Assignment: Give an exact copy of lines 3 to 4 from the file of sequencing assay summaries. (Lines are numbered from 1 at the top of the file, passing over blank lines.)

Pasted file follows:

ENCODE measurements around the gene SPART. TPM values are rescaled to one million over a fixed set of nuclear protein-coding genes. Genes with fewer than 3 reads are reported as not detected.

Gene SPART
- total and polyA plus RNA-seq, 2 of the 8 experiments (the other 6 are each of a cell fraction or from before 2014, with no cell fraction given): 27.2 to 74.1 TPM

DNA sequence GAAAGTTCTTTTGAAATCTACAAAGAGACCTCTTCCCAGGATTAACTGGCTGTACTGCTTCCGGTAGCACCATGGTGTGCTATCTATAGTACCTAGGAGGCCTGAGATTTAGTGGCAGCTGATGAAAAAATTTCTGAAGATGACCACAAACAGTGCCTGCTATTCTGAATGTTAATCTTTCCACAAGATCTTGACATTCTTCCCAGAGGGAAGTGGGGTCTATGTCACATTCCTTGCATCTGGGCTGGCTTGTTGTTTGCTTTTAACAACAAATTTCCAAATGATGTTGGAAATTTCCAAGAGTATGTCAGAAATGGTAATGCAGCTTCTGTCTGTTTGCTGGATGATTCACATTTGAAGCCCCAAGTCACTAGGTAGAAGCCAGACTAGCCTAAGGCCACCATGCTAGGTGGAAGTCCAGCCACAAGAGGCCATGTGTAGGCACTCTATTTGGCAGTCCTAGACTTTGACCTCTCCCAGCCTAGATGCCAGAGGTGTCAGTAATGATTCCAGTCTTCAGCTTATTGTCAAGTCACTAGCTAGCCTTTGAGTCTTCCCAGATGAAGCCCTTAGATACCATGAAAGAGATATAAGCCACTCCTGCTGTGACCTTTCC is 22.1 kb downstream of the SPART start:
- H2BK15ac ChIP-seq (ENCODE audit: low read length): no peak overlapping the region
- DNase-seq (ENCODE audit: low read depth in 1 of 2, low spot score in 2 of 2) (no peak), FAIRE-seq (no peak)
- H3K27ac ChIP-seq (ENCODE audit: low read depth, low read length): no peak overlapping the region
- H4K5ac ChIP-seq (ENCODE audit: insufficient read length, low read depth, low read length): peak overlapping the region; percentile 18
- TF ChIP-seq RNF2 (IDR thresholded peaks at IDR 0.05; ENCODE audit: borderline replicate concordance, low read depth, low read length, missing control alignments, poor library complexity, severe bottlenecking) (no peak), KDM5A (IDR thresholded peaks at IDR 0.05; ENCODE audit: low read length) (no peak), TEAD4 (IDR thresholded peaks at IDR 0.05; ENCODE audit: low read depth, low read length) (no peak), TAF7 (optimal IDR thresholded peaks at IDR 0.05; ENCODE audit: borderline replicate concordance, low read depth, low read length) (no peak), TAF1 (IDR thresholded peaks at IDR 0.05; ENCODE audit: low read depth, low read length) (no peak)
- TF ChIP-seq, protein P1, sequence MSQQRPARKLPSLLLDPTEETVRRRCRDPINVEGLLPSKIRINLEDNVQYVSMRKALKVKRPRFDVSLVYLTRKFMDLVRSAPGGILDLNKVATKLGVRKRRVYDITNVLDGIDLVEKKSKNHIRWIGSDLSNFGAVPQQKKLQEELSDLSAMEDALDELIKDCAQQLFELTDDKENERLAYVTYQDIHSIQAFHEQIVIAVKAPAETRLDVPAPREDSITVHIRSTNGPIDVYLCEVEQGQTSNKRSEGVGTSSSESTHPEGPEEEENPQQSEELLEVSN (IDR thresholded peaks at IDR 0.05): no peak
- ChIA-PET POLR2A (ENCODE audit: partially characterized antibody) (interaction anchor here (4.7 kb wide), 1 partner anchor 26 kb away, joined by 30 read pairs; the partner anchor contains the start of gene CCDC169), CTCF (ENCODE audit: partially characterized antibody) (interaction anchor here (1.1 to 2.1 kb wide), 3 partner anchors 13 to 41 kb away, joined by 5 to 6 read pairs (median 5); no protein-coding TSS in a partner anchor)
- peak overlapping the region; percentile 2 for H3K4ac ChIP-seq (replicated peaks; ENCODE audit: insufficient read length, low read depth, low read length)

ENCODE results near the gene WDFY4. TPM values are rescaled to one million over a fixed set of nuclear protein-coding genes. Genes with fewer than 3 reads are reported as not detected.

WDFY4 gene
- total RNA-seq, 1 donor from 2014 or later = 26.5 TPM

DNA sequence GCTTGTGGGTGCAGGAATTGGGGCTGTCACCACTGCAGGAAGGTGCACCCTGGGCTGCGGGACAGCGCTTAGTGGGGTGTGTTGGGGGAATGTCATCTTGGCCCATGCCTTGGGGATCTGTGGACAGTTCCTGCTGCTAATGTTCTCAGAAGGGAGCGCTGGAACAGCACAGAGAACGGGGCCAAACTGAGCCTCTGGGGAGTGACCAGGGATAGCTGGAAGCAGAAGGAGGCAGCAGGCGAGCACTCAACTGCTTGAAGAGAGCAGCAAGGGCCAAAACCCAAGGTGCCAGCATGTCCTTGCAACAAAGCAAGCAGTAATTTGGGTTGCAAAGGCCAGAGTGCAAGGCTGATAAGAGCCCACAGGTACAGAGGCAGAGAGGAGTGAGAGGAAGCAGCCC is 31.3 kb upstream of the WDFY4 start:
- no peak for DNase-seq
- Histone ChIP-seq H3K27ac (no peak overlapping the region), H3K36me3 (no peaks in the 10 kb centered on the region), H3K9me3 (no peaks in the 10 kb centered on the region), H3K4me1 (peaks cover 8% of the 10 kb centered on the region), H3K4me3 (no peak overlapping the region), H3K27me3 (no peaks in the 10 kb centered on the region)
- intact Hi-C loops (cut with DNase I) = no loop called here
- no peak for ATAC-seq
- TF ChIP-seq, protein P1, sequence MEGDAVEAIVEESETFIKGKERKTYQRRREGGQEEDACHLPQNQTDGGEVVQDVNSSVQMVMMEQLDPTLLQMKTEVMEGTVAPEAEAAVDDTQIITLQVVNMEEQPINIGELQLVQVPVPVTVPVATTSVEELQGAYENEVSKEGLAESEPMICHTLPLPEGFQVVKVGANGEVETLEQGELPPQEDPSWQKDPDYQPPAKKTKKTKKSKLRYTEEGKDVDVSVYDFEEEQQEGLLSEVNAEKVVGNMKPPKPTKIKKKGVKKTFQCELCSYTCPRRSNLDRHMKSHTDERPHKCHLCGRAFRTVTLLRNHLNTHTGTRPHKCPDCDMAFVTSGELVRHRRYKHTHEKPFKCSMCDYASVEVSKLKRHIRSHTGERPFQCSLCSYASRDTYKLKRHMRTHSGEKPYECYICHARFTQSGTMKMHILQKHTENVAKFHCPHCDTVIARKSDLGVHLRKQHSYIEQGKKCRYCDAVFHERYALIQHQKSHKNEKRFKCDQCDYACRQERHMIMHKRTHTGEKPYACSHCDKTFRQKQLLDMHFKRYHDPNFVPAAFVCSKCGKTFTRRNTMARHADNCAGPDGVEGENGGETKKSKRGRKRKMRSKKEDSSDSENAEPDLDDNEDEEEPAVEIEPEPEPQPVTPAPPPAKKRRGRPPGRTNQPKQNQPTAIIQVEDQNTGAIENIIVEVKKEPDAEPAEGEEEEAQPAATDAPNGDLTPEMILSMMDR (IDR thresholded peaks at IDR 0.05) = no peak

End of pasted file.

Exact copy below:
- total and polyA plus RNA-seq, 2 of the 8 experiments (the other 6 are each of a cell fraction or from before 2014, with no cell fraction given): 27.2 to 74.1 TPM

DNA sequence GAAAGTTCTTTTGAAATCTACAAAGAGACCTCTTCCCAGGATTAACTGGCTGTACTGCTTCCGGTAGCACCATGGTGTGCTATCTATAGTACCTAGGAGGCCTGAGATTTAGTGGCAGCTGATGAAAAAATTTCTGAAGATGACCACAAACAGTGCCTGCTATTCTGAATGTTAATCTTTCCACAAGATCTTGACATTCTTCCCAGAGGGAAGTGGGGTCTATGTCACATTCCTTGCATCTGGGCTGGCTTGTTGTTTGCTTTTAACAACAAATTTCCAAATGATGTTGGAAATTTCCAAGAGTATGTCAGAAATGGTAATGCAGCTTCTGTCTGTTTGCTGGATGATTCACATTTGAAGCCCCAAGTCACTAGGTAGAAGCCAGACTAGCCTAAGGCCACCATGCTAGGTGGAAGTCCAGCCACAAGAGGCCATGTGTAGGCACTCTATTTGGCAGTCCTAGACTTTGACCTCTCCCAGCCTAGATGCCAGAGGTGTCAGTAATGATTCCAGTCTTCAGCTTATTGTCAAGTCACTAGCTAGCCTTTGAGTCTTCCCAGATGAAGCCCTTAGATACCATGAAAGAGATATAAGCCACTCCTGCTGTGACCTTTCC is 22.1 kb downstream of the SPART start: